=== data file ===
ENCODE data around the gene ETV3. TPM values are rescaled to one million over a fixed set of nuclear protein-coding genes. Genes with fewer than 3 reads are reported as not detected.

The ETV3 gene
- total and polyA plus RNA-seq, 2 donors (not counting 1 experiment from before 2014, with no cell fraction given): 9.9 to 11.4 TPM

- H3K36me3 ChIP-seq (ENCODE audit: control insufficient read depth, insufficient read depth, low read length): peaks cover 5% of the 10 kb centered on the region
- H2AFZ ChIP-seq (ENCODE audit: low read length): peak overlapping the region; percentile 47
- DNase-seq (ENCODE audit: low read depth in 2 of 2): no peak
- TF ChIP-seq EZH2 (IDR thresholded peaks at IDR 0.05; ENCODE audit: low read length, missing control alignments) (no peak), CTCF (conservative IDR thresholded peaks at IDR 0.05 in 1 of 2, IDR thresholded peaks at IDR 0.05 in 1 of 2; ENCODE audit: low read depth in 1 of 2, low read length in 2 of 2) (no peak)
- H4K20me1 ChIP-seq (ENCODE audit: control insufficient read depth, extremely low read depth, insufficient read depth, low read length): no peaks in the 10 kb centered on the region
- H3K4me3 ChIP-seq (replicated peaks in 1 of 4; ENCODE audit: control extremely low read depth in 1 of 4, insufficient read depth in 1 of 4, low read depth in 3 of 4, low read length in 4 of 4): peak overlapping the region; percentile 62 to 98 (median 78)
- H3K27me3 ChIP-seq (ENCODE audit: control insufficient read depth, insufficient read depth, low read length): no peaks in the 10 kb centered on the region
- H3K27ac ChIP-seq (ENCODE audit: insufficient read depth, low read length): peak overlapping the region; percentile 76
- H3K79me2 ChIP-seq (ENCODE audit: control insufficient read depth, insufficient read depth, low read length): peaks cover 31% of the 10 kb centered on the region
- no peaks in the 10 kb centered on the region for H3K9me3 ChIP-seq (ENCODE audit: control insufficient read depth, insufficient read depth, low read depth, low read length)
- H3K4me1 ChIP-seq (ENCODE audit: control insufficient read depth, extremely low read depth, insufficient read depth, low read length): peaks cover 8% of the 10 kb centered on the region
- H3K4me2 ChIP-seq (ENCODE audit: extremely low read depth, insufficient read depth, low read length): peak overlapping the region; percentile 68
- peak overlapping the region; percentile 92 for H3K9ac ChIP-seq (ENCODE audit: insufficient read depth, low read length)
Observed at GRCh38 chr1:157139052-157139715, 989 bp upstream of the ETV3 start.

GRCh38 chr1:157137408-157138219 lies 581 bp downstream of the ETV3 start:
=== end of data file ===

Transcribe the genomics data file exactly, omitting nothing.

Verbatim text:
ENCODE data around the gene ETV3. TPM values are rescaled to one million over a fixed set of nuclear protein-coding genes. Genes with fewer than 3 reads are reported as not detected.

The ETV3 gene
- total and polyA plus RNA-seq, 2 donors (not counting 1 experiment from before 2014, with no cell fraction given): 9.9 to 11.4 TPM

- H3K36me3 ChIP-seq (ENCODE audit: control insufficient read depth, insufficient read depth, low read length): peaks cover 5% of the 10 kb centered on the region
- H2AFZ ChIP-seq (ENCODE audit: low read length): peak overlapping the region; percentile 47
- DNase-seq (ENCODE audit: low read depth in 2 of 2): no peak
- TF ChIP-seq EZH2 (IDR thresholded peaks at IDR 0.05; ENCODE audit: low read length, missing control alignments) (no peak), CTCF (conservative IDR thresholded peaks at IDR 0.05 in 1 of 2, IDR thresholded peaks at IDR 0.05 in 1 of 2; ENCODE audit: low read depth in 1 of 2, low read length in 2 of 2) (no peak)
- H4K20me1 ChIP-seq (ENCODE audit: control insufficient read depth, extremely low read depth, insufficient read depth, low read length): no peaks in the 10 kb centered on the region
- H3K4me3 ChIP-seq (replicated peaks in 1 of 4; ENCODE audit: control extremely low read depth in 1 of 4, insufficient read depth in 1 of 4, low read depth in 3 of 4, low read length in 4 of 4): peak overlapping the region; percentile 62 to 98 (median 78)
- H3K27me3 ChIP-seq (ENCODE audit: control insufficient read depth, insufficient read depth, low read length): no peaks in the 10 kb centered on the region
- H3K27ac ChIP-seq (ENCODE audit: insufficient read depth, low read length): peak overlapping the region; percentile 76
- H3K79me2 ChIP-seq (ENCODE audit: control insufficient read depth, insufficient read depth, low read length): peaks cover 31% of the 10 kb centered on the region
- no peaks in the 10 kb centered on the region for H3K9me3 ChIP-seq (ENCODE audit: control insufficient read depth, insufficient read depth, low read depth, low read length)
- H3K4me1 ChIP-seq (ENCODE audit: control insufficient read depth, extremely low read depth, insufficient read depth, low read length): peaks cover 8% of the 10 kb centered on the region
- H3K4me2 ChIP-seq (ENCODE audit: extremely low read depth, insufficient read depth, low read length): peak overlapping the region; percentile 68
- peak overlapping the region; percentile 92 for H3K9ac ChIP-seq (ENCODE audit: insufficient read depth, low read length)
Observed at GRCh38 chr1:157139052-157139715, 989 bp upstream of the ETV3 start.

GRCh38 chr1:157137408-157138219 lies 581 bp downstream of the ETV3 start: